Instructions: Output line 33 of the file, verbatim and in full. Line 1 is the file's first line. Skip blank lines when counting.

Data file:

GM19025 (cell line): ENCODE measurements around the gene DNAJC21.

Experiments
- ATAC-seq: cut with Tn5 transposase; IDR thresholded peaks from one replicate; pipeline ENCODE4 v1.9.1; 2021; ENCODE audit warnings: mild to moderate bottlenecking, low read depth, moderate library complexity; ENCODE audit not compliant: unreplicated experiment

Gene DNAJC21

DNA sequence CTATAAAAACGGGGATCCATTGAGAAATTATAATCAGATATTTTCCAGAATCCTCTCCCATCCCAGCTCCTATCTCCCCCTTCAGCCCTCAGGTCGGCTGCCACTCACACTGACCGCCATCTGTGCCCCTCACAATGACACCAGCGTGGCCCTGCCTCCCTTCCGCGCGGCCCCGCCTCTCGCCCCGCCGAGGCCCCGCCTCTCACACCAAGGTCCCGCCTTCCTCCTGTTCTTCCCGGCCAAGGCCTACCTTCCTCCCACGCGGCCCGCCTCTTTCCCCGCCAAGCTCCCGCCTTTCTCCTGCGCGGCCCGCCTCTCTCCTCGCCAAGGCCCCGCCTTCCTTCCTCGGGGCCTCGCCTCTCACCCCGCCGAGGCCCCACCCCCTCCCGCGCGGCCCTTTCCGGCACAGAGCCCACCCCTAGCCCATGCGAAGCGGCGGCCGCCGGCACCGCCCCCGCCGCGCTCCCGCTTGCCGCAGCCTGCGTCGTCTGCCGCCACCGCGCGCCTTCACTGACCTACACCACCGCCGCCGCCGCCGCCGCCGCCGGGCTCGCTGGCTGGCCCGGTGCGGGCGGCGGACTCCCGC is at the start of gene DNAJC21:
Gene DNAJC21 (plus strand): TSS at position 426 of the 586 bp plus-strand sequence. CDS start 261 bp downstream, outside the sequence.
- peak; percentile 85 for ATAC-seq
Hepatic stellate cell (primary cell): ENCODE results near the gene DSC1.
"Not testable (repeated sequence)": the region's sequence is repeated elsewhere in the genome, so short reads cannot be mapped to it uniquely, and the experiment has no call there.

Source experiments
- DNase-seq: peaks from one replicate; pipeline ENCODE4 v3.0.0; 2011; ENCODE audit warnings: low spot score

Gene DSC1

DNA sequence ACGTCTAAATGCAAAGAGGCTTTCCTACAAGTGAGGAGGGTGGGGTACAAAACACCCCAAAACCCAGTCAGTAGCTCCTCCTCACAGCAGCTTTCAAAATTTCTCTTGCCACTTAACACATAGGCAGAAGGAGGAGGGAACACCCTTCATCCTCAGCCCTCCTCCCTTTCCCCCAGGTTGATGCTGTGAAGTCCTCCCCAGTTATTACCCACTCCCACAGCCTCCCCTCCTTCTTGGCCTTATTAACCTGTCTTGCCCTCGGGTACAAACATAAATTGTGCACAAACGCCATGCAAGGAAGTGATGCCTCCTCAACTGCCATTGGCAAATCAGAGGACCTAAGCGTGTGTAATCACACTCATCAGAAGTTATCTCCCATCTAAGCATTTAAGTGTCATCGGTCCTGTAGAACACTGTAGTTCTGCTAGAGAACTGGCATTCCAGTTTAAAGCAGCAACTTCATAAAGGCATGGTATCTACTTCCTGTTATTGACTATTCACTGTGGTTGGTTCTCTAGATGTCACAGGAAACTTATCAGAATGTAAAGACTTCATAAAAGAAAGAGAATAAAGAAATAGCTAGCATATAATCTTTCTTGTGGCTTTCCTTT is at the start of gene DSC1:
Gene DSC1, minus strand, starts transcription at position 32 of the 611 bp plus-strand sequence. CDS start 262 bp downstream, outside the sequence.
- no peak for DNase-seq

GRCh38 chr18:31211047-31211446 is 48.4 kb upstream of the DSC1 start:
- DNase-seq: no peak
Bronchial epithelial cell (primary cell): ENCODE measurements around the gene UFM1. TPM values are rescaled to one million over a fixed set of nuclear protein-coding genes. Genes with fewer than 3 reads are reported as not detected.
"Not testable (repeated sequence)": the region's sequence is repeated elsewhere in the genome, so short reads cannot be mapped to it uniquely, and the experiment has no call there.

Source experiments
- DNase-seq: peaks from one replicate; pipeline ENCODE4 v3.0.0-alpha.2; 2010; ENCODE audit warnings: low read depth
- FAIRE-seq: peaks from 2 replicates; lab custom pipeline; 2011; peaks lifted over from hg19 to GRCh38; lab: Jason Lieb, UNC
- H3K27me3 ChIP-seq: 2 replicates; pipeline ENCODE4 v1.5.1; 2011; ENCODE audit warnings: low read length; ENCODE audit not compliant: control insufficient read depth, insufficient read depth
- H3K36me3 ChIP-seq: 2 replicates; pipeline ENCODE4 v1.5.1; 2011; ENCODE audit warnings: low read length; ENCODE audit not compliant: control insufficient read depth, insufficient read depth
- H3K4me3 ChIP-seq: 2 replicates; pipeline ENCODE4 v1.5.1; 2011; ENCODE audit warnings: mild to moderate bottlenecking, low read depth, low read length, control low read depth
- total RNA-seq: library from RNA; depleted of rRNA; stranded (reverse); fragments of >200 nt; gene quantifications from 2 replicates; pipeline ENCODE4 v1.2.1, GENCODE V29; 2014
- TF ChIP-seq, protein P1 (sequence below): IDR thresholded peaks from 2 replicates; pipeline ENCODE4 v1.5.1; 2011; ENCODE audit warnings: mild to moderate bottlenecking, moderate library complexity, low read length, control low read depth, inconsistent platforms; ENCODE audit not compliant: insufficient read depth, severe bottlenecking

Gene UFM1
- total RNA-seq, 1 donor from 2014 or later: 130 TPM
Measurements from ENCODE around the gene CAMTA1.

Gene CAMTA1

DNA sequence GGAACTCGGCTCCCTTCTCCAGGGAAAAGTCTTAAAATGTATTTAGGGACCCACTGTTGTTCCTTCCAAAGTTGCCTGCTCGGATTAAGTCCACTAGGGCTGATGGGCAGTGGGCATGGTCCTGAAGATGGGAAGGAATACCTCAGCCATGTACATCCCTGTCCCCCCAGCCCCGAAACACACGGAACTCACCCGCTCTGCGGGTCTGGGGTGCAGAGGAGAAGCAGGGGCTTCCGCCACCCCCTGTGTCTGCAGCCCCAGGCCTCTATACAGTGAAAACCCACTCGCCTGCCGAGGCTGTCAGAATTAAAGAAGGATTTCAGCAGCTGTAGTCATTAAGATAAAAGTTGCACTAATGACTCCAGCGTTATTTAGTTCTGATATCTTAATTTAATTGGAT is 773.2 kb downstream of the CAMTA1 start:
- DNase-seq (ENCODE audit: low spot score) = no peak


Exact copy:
- DNase-seq (ENCODE audit: low spot score) = no peak